4. You’ll succumb to the thin end of the wedge. In response to not wanting to do so much laundry, or falling behind on getting them washed and dried, or the need to travel with the baby, you’ll decide to use disposables now and again. The thing is, once you start using them, that now and again will become again and again and, before you know it, there’ll be another washable nappy kit up on eBay. As the Small Faces said, it’s all or nothing. (I don’t think they were singing about nappies.)

5. You’ll meet carer resistance. Whatever childcare option you go with in the end – crèche, childminder, etc. – they’ll all raise an eyebrow when you tell them your child wears washable nappies. They won’t like having to so something that deviates from the norm they’ve become accustomed to. Having a special routine for one specific child won’t appeal to them, so you’ll need to be quite assertive in assuring them that it’s really not such a big deal.

So, why bother?

The reason you should consider giving them a try – and the reason you will stick with it, if you do – is because it will feel to you like the right and natural thing to do.**

We live in a world where we’re all using too much stuff. It doesn’t make sense any longer to default to a single-use, disposable solution when a reusable one can work. We don’t use disposable plates and cutlery at home; we wash durable products over and over again. When I’ve used this argument in the past I’ve seen that people are squeamish about the whole excrement thing: “yeah, but we don’t have poo on our plates and forks”. Well, many of my generation – and just about everyone older – were reared (if you’ll excuse the pun) on terry cloth nappies and it wasn’t an issue then. A 60º wash will take care of anything your baby can produce.

Happy in their nappies

Happy in their nappies

Robert, on the right above, wore Flip nappies from his third day until about two and a half years old. Declan, now three and a half months, has inherited them and will wear them until he too is potty-trained. (Robert is just modelling the nappy in the photo above – we prioritised the potty training for him as we were not keen to have two of them in the washables simultaneously. Fortunately it went smoothly and quickly…and there are some that say toddlers that wear washables are easier to toilet train as they have a better awareness of when they’re wet.)

There’s a whole lot more to the discussion than my broad strokes here. You should read Nadine’s post if you want to look into it more.

It’s really not a big deal if you decide they’re not for you, or if you try and just don’t succeed. You’ll be joining 99.9999% of other families in using disposables. I sincerely hope that washables will start to become a bit more common, particularly now that the textile technology has evolved to make them more manageable. Baby steps…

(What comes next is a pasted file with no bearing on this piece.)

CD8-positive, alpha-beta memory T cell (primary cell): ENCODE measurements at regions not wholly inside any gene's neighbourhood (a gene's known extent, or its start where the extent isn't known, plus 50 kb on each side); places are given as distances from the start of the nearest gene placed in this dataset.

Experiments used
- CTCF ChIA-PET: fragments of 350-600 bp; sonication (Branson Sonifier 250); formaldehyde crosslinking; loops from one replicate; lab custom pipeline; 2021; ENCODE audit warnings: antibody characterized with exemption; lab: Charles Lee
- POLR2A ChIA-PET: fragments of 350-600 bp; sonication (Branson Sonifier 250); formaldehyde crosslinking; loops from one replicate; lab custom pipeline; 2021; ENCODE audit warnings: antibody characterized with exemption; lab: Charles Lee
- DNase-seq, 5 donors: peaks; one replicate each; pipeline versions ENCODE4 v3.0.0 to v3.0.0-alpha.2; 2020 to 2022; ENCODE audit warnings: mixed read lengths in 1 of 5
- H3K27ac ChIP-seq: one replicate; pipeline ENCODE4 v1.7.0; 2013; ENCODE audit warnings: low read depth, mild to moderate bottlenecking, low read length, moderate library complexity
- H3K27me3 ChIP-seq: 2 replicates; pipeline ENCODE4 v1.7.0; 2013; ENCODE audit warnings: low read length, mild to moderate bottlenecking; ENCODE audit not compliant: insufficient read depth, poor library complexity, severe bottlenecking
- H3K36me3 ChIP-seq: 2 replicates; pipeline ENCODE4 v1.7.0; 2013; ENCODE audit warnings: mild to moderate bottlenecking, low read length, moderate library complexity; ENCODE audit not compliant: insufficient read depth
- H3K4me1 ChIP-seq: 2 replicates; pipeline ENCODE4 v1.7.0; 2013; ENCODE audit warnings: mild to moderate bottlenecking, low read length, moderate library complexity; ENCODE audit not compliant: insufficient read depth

*And if you decide that the nappies are a bridge too far, or try and give up, then do at least consider going for washable wipes. Much less hassle – you can chuck them into any load of laundry and there’s no drying involved. We use Cheeky Wipes – more info in Nadine’s post.

**Edit: A discussion I got involved with on reddit prompts me to clarify here that I’m not saying the use of washable cloth nappies is the right thing to do full stop; rather that it will feel to you like the right thing for you and your family. If you are to make using washable nappies work for you then you’ll need something to drive you along. I don’t think the financial reasons are strong enough – it needs to be something almost emotional. For me/us it’s broadly about sustainability, among other factors. I’ve also removed notions of fail/succeed from this post – it’s not the right terminology.  🙂



I grew potatoes for the first time this year. It wasn’t difficult at all: drilled drainage holes in the bottom of a rubbish bin, added a layer of big stones, some soil, and three chitted potatoes. They grew really quickly and it was just a case of adding another layer of soil every week or so.


I’ll have to admit that I was expecting to have a bigger harvest, but it’s not bad for a first attempt.


We also tried to get a veggie garden up and running, with mixed success so far. We followed the advice from a great book, called Square Metre Gardening, that makes it almost foolproof.  That huge plant sprawling halfway across the garden will hopefully soon give birth to some pumpkins.


The big tomatoes are taking their time with ripening.


The cherry tomatoes are really tasty.


We managed to get a decent crop of little courgettes from a potted plant, and there are a couple of little aubergines developing nicely in the raised bed.


Not bad for a first effort. But we’ll be hoping for more in 2014.


A tale of two toilets

Visiting our friends Ruth and Damian about a year ago we noticed that they had twinned their toilet. The money raised by this clever idea is spent on providing safe, clean toilets for people in developing countries. It’s something we take for granted in our part of the world, but actually 2.5 billion people don’t have suitable sanitary facilities.

They ask for a donation of GBP £60, which goes towards providing toilets for countries in various parts of the world. Apparently it can cost between £10 and £100 to build such facilities, depending on the circumstances. In return your toilet is twinned with a recently built toilet in a country of your choosing – and you get a nice framed certificate to display. As with many charity schemes this serves the dual purpose of making you feel good about yourself (not so important) and spreading the word (very important). I think it’s a very clever way to spread the word – when you visit friends that’s one room you usually end up spending time in, right?

Toilet Certificate

We chose to twin with a toilet in Ethiopia, not least as my neice and nephew are both half-Ethiopian. They provide you with the GPS coordinates of “your” toilet’s location. Ours is located in a village south of Addis Ababa.